Arctic cultures found in western Greenland, around the northern Hudson Bay area, and the islands of northern parts of North America, dating to the period 550 bc to ad 1100. Seemingly developing from the Pre‐Dorset cultures of the Arctic Small Tool Tradition, Dorset Tradition communities lived mainly on the coast. They were hunters and their subsistence economy was based mainly on sea mammals, especially seals, and other resources derived from the shoreline. However, terrestrial mammals such as caribou and even polar bears were also exploited, along with many smaller species.
Their material culture included bone hunting equipment such as toggling harpoons, lances and spears. Chipped and polished stone was also used for edged tools and weapons. Small stone lamps were used. Houses were rectangular semi‐subterranean structures.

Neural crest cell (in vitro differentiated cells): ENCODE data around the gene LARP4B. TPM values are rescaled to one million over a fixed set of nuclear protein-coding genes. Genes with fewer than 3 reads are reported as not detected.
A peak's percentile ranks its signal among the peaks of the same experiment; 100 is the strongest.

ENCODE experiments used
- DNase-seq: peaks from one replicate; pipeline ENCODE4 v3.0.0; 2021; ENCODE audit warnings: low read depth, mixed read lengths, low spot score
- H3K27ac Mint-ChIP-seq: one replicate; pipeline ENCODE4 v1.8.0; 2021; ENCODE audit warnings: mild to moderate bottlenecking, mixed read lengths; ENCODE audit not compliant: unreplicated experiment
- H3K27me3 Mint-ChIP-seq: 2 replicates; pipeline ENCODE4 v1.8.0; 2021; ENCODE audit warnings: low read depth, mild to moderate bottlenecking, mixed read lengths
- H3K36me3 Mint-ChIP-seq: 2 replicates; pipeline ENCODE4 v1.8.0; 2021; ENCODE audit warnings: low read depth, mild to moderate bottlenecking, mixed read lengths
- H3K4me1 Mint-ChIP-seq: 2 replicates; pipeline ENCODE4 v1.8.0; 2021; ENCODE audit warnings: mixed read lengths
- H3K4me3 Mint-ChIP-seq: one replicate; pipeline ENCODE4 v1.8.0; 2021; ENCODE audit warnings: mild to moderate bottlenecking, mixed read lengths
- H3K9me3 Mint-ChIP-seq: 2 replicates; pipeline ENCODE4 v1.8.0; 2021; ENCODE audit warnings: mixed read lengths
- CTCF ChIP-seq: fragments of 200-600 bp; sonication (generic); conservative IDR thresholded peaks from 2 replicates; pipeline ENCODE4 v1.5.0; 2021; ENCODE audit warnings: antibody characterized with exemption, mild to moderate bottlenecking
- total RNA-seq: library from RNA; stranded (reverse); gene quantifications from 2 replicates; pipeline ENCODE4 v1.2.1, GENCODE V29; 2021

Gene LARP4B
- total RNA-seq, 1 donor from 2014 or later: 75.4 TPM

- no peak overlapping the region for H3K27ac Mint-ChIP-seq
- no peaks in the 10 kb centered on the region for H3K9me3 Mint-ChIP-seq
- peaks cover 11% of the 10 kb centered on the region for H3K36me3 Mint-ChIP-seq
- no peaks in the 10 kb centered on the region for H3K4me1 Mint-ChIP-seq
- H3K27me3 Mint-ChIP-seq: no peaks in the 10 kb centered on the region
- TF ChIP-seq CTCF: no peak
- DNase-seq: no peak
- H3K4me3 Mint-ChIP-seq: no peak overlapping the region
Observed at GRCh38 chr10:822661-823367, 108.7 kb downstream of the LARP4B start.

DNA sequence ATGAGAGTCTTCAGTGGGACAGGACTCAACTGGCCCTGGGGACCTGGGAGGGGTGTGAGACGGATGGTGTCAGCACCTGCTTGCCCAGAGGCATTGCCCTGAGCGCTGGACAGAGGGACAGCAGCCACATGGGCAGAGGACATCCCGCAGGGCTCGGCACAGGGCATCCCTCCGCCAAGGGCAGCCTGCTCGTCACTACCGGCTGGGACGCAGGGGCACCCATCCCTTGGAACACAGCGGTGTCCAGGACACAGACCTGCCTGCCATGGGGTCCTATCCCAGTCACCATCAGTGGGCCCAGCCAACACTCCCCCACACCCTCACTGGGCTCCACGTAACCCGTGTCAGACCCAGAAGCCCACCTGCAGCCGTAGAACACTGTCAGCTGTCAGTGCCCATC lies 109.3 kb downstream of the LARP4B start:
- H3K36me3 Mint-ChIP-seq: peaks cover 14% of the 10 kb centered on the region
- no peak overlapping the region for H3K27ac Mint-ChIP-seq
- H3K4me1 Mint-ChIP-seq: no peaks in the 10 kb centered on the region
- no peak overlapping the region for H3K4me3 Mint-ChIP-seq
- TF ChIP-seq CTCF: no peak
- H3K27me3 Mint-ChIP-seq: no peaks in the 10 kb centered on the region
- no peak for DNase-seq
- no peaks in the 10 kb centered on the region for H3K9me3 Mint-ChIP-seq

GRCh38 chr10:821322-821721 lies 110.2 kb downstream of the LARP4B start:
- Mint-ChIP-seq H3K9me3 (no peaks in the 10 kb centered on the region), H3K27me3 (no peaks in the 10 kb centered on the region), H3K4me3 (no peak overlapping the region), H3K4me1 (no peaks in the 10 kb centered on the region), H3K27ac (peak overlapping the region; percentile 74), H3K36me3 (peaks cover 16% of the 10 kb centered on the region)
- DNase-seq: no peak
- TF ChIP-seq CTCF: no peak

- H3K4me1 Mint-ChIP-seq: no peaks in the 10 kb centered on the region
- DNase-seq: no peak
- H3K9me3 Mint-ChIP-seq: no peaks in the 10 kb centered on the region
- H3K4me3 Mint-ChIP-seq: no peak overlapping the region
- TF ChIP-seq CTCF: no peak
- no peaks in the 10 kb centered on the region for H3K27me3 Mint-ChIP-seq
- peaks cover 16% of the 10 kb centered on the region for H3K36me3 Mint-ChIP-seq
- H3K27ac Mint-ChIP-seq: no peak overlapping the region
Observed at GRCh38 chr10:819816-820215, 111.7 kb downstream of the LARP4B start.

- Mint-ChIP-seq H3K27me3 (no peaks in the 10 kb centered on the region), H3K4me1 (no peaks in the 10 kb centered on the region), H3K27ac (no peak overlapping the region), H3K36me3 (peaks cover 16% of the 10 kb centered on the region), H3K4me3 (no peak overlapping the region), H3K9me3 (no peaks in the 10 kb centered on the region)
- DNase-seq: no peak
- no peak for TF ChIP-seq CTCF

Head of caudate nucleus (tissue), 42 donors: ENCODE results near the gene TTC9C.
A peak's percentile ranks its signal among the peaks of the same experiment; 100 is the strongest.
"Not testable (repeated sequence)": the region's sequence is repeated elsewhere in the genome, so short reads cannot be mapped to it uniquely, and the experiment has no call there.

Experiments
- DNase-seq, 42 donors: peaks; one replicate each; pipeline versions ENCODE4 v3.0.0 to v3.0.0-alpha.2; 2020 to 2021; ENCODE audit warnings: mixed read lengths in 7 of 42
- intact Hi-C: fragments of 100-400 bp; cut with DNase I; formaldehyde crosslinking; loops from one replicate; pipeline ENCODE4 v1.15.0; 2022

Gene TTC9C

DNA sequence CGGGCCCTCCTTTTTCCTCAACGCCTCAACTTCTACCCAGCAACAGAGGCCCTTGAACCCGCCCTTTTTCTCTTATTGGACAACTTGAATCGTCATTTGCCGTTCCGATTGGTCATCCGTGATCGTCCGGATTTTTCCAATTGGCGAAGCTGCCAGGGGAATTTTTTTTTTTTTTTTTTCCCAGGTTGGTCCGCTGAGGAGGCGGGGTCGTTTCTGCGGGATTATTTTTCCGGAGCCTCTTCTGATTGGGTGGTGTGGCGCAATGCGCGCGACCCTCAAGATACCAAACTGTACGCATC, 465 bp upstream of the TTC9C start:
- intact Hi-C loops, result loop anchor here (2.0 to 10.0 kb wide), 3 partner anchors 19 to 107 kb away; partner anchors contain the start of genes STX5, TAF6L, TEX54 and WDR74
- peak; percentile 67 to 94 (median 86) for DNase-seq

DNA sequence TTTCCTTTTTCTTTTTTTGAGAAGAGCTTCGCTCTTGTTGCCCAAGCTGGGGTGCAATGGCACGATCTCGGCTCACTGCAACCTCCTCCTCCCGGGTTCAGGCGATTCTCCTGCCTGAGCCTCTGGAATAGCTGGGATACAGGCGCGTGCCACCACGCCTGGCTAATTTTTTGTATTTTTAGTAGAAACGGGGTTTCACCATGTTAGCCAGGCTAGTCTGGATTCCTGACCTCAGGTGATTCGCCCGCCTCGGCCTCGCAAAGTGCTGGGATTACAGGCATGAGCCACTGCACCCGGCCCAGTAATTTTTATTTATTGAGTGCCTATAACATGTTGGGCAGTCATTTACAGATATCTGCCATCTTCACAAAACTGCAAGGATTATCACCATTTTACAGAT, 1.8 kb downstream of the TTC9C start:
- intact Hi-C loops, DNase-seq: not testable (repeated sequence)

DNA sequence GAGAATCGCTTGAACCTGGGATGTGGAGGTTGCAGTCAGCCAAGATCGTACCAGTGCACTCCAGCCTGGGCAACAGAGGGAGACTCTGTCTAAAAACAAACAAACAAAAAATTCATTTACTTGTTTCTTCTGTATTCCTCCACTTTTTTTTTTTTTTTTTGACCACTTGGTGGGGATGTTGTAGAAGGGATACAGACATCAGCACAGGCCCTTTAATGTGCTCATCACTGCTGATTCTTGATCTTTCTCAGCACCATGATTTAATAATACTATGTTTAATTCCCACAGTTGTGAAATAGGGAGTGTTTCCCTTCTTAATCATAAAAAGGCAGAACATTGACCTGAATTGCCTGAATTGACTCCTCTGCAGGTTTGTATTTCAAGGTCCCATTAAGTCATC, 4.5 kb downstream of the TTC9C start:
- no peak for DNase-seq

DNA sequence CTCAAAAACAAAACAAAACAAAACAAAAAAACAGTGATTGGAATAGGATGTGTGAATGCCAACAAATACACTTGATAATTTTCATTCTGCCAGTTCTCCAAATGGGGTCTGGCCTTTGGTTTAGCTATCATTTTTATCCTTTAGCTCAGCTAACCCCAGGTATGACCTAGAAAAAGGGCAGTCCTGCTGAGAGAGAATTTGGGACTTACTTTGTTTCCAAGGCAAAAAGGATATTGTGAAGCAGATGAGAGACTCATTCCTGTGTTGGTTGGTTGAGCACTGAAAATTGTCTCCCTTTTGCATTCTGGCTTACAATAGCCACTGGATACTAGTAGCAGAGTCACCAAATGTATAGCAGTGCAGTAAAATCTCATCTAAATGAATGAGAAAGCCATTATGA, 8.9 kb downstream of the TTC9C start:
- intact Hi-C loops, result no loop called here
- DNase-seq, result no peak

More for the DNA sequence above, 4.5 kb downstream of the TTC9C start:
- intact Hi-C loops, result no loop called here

Dorset art styles were well established and elaborate. The repertoire includes lifelike portraits of actual people, and Dorset carvers were adept at working antler, bone, ivory, soapstones, and wood. Over half of their carvings were of human beings or polar bears. Few decorated objects were utilitarian pieces: most were masks, figurines, and plaques that were used in funerary rituals and in shamanistic and magical ceremonies.
Skeletal remains show that Dorset Tradition communities were the ancestors of modern Inuit, and it may be that when some of the Inuit legends refer to ‘Tunnit’ folk, giants with enormous strength, and people without dog sleds or bows and arrows, they are talking about Dorset Tradition societies.